Odds and Ends From The MUSEUM!
By Trudy Wyman, Curator, Millinocket Historical Society Museum
An online search shows five working foundries in Maine today. One is the Millinocket Fabrication and Machine Company as it is now known. “The Foundry,” named Millinocket Foundry and Machine Company, originally was started by Thomas Corrigan about 1905 when he came to Millinocket after seeing a need for such a business in the area where the Millinocket GNP mill was continuing to grow and the new East Millinocket mill was being constructed. The Foundry was and is still located on the west side of town near the railroad. Through its 116 years, this business has been led by several members of the Corrigan family including Fred Lewis, current owner and grandson of Thomas.
A 1955 article in the Bangor newspaper reveals some interesting information. In the early years, it was the two local mills that the foundry provided castings for and that continued for many years. GNP was their #1 client. The railroad was second until it discontinued the use of steam engines as the foundry made the smokestacks for the railroad’s steam locomotives.
Wartime restrictions (WWII) on the use of scrap metal (important to any foundry), threatened the business operations until the Corrigan’s received a contract to make big shaft bearings for the Liberty ships being made in the country’s shipyards. Thousands of the shaft bearings were made right here in Millinocket! They also produced bronze propellers cast from scrap for many of the towboats used to haul the booms on area lakes.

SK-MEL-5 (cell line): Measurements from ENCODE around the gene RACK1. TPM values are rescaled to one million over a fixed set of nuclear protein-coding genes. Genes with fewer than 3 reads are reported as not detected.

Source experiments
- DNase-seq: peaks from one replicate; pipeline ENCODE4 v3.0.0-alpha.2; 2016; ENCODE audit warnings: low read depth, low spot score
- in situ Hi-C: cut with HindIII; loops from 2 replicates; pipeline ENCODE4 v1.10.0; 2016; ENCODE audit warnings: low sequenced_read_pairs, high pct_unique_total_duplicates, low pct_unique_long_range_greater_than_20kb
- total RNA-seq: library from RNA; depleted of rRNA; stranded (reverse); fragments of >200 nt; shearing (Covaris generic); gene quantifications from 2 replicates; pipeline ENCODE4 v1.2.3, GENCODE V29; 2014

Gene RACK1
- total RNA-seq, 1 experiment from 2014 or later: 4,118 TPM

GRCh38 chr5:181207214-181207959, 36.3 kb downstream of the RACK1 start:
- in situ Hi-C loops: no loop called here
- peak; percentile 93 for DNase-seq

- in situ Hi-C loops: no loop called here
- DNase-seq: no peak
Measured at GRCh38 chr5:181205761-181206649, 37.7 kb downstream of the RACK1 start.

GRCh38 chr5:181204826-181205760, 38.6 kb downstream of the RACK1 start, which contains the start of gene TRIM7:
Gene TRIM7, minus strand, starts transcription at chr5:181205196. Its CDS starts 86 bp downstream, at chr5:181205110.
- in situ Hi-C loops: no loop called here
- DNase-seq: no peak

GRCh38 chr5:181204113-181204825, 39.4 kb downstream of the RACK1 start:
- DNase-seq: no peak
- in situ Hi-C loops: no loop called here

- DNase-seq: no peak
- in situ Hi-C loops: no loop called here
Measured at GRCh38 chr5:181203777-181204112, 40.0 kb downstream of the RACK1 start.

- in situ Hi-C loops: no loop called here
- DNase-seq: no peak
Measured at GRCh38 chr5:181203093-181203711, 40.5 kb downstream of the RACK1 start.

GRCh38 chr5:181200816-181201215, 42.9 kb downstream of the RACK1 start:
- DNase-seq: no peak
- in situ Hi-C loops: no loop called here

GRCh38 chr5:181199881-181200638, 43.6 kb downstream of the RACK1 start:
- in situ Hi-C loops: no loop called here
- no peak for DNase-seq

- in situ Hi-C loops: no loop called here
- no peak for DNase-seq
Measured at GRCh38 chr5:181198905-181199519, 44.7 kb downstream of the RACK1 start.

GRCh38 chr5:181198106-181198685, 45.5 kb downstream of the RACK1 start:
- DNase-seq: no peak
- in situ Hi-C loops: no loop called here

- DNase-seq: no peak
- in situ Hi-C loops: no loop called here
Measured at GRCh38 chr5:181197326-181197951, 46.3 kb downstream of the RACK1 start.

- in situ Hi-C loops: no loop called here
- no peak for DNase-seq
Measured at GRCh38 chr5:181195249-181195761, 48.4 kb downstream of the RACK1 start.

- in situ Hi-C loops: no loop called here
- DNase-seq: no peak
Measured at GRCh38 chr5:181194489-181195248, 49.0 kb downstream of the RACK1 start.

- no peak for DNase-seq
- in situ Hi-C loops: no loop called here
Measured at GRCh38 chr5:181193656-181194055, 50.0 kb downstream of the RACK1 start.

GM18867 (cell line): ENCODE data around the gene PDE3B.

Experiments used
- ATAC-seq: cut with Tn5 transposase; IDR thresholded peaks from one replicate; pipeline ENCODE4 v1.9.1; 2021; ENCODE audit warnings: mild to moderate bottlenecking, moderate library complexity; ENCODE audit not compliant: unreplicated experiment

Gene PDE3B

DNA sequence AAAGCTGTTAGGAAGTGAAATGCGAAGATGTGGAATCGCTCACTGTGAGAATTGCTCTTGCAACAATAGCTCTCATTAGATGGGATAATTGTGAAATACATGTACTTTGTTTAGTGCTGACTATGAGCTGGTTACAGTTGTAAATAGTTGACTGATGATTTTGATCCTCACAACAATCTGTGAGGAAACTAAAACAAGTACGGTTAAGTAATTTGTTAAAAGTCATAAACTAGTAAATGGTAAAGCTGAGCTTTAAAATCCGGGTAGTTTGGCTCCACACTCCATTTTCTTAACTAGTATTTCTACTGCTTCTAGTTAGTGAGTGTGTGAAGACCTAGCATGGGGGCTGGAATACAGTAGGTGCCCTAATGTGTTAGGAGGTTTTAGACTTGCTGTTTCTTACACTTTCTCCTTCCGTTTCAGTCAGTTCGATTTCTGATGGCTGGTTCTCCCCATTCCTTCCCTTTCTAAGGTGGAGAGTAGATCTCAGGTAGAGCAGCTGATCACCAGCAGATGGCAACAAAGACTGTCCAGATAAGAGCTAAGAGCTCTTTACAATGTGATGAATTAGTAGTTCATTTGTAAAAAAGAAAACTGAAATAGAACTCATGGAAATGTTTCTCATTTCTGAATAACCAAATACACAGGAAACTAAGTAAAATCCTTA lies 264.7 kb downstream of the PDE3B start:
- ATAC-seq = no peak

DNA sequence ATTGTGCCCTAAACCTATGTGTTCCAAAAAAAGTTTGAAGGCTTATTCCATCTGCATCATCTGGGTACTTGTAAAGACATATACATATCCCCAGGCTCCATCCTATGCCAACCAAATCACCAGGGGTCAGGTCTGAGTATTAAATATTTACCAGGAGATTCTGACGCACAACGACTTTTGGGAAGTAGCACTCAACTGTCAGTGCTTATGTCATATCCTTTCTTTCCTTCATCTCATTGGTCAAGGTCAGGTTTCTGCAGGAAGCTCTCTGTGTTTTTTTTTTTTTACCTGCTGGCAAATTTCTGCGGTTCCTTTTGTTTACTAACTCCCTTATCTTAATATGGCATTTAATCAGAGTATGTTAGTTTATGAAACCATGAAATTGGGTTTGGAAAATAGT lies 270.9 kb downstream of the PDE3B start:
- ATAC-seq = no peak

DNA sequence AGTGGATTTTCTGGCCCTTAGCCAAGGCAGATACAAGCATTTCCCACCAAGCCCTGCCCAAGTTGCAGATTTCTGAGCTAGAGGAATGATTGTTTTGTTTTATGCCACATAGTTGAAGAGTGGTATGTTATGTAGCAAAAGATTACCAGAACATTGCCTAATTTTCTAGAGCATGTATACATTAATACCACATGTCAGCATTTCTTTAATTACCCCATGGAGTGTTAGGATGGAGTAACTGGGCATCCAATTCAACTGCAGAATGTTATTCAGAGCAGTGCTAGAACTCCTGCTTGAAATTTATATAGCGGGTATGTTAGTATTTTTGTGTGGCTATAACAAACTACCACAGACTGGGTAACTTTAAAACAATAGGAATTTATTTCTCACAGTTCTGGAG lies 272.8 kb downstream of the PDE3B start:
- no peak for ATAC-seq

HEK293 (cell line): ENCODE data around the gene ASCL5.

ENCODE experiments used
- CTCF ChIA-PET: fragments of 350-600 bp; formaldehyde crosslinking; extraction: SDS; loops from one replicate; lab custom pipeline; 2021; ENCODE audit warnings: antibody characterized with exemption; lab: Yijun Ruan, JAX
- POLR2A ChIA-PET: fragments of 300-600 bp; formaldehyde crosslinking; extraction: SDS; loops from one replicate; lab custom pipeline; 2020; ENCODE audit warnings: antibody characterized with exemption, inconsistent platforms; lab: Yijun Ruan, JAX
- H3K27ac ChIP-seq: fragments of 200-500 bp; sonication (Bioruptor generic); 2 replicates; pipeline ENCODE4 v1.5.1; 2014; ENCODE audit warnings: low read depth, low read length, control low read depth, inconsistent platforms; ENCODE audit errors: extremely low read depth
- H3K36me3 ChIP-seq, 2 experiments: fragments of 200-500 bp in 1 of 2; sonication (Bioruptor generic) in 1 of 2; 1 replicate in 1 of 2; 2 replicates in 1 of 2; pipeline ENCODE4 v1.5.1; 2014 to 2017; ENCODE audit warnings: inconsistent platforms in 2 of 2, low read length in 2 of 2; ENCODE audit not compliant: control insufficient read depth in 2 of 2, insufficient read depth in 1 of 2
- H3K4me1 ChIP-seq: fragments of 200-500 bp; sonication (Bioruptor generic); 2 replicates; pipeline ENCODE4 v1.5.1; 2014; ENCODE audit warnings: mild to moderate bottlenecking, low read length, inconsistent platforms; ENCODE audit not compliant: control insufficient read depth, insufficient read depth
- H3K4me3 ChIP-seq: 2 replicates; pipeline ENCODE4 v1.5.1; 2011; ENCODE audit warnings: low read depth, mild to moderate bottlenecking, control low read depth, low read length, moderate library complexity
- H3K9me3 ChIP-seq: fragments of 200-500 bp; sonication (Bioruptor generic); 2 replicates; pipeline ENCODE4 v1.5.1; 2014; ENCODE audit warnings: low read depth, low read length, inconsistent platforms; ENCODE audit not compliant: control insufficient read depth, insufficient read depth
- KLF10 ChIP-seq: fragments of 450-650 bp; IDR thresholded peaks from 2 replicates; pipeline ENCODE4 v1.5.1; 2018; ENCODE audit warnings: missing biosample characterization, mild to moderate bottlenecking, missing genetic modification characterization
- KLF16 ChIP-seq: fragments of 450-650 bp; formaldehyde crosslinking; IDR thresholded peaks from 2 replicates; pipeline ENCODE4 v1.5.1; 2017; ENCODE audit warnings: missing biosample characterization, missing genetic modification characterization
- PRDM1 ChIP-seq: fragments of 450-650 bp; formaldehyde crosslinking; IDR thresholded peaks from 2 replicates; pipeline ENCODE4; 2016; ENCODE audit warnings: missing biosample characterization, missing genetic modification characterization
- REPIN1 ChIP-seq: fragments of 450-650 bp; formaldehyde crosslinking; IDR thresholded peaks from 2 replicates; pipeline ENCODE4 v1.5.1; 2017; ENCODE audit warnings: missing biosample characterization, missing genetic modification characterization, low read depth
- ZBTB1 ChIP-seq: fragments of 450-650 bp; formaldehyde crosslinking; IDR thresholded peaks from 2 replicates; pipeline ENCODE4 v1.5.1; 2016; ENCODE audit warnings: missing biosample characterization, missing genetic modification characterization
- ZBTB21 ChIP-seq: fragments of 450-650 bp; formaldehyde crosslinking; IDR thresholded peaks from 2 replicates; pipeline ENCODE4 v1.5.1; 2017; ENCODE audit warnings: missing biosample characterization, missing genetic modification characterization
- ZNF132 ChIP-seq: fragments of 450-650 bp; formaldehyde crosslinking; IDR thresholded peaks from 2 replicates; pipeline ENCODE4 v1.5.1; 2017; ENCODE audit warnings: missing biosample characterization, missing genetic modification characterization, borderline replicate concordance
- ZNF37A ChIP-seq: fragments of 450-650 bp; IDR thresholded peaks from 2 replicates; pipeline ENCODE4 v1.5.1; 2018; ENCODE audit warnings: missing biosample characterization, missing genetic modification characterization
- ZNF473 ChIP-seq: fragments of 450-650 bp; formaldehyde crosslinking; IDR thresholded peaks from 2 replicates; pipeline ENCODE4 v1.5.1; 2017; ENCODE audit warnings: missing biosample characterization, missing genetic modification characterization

The article tells of Swedish immigrant Olaf Johnson who arrived in Millinocket and went to work as a pattern maker at the foundry. His job was to fabricate from wood an exact reproduction of the desired casting. He worked from blueprints, drawings or rough sketches. Then the shop molders would make sand molds into which the molten iron would be poured. The molders would pack the special sand mixture around the two halves of the pattern, remove the wooden reproduction and place the two parts of the mold together and lock them securely. Then they would be handed off to the furnace men and pourers. Charcoal was used to heat the mixture. After the casting were set, the final machine work occurred to get the item ready for shipment. Note: Johnson also carved wood as a hobby. The museum has two wooden figures (approx.14” high) he carved as well as a pair of handmade wooden skis.
A more recent article in Maine Seniors magazine by Anne Gabbianelli (Corrigan relative), tells of changes of the company’s name and of producing items for the changing world of today, custom orders for many uses…no longer producing castings for the local mills and the railroad.
The museum is looking for photos of “The Foundry.” Currently the only one shows a small portion of one building (far left) in a photo taken of the B & A railroad yard in the 1930’s.